Visiting Etosha National Park is one of Namibia's most exceptional adventures. This wildlife sanctuary of over 27,000 square kilometers has a protected status that stretches back over a hundred years. Etosha provides a new experience even for seasoned wildlife viewers, and unlike many other African parks, you can explore the vast expanses and numerous waterholes in your own vehicle at your own pace, enjoying a more personal experience with nature.
While the opportunities at Etosha are endless, here are five things we think are great ways to experience this amazing destination:
1. Join the Etosha "Night Life" at Okaukuejo Water Hole
Okaukuejo Camp (pronounced Oh-kah-KEW-yoh) is located just within the park's southernmost entrance, Andersson Gate, and serves as the park's administrative hub. Many visitors to Etosha choose to make use of Okaukuejo's rustic camp site or the chic bungalows for lodging, but the main attraction is the Okaukeujo waterhole. Throughout the day, animals dip in and out to quench their thirst. The big show begins at dusk when floodlights are turned on to transform the waterhole into one of Namibia's greatest stages. You can kick back on the benches that surround the waterhole with a Windhoek lager and watch as the wildlife - unphased by the light - slinks and strolls out of the darkness to the banks of the spring-fed pool. Towering giraffes perch precariously while jackals skittishly circle the perimeter. Rhinos emerge from the distance and tussle for turf throughout the night with heavy thuds. It's not uncommon to see large herds of elephants sharing the pool with lions. Okaukuejo is a must see if you're interested in knowing what Etosha's four-legged residents are up to when the sun goes down.
2. Cool Off at Halali
Etosha gets HOT during the day, and it's rare that you'll see too many creatures wandering around when the sun is high in the sky. They know the best thing to do is find shade and cool off. Follow their lead by visiting Halali Camp at lunch time. Halali is about 45 minutes from Okaukeujo and also offers overnight accommodation. When you arrive, check in at the Halali waterhole's elevated viewing stand. Pending no surprise arrivals, change into your bathing costume and take a dip in the cool waters of the swimming pool. You'll be able to beat the heat and relax amid the camp's quiet, Mopane tree-covered surroundings. Halali also has a restaurants and bar that can help you meet all your body's other needs while you escape the sun.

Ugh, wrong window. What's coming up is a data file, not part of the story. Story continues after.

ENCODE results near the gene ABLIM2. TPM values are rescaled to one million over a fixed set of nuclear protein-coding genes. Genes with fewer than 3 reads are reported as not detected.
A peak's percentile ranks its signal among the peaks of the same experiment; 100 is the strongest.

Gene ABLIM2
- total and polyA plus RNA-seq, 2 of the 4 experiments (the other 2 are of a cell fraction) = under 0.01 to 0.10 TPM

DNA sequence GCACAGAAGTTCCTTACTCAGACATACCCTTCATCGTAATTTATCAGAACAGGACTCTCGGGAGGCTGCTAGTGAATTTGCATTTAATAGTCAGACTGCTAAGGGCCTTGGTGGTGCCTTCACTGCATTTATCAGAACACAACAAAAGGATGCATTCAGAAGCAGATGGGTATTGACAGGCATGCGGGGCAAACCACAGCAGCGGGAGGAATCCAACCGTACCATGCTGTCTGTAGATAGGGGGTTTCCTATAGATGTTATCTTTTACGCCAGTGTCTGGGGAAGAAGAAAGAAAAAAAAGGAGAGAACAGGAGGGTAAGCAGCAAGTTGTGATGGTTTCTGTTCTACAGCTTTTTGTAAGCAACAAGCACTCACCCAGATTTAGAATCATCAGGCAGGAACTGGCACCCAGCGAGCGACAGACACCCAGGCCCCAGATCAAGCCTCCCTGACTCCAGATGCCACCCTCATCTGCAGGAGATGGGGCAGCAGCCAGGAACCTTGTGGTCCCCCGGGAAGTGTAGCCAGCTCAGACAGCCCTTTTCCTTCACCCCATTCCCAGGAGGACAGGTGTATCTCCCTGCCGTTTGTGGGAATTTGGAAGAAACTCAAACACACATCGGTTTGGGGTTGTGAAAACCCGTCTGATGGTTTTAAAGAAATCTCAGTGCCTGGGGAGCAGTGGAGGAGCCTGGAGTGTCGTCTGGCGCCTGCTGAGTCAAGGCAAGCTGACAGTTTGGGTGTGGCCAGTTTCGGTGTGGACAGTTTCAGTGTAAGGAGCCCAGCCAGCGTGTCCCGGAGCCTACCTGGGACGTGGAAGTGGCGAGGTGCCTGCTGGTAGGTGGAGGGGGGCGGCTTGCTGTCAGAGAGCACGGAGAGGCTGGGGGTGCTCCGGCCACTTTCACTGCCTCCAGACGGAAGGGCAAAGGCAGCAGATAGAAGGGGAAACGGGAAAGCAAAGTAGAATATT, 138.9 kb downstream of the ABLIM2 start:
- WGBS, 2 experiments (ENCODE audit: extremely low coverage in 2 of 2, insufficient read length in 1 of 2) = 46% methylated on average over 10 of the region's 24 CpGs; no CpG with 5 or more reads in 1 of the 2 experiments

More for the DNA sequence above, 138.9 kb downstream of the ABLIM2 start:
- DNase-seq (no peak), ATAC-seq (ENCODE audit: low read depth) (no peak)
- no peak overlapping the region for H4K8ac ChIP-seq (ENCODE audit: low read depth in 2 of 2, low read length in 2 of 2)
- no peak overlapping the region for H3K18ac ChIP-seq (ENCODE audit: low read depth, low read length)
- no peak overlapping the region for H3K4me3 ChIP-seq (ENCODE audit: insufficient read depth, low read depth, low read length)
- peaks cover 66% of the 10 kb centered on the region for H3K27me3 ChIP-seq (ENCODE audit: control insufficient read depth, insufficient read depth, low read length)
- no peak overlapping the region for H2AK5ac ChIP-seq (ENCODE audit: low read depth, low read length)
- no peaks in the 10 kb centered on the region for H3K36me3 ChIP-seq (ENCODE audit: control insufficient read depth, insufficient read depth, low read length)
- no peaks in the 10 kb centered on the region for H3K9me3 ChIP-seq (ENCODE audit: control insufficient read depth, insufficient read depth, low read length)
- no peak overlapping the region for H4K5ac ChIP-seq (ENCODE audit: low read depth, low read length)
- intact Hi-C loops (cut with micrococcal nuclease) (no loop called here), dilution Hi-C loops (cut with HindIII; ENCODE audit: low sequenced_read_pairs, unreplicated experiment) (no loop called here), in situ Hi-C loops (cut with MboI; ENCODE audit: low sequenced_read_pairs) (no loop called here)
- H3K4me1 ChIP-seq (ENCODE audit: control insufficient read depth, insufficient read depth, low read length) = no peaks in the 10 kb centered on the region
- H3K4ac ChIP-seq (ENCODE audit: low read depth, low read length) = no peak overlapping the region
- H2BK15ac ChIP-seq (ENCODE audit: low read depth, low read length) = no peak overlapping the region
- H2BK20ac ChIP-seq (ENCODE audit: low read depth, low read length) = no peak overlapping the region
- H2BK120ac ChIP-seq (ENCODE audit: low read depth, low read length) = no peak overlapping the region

3. Discover the native Hai||Om Culture
For many thousands of years, the Hai||Om San (or Bushmen) inhabited the areas that now constitute the park. Their intricate society of hunters and gathers attained a rich understanding of local biodiversity - how plants could be used for medicine, and the patterns in animal behavior. In the 1950s, the local Hai||Om population were removed from Etosha, though their cultural identity still strongly remains attached to the area. As their numbers dwindle, the Xoms-|Omis Project has been working with the Hai||om to document the knowledge and skills passed down from generation to generation. Get a uniquely Hai||Om perspective on the plants, animals, history, and geography of Etosha by referencing these guides available to download for free from the Xoms-|Omis Project website.
4. Take in the Expanse of the Etosha Pan
When you arrive at the Etosha Pan, it's easy to see why the name roughly translates into "great white space." This 120km-long dry lake bed dominates Etosha's geography. The dizzying experience of being the only vertical object on the horizon is exceptionally humbling. The salt that encrusts the parched mud gives off a startlingly white sheen, making it difficult to see where the pan stops and the sky begins. On rare occasions, rains that sweep across Etosha will leave a small film of water across the pan that lures greater flamingos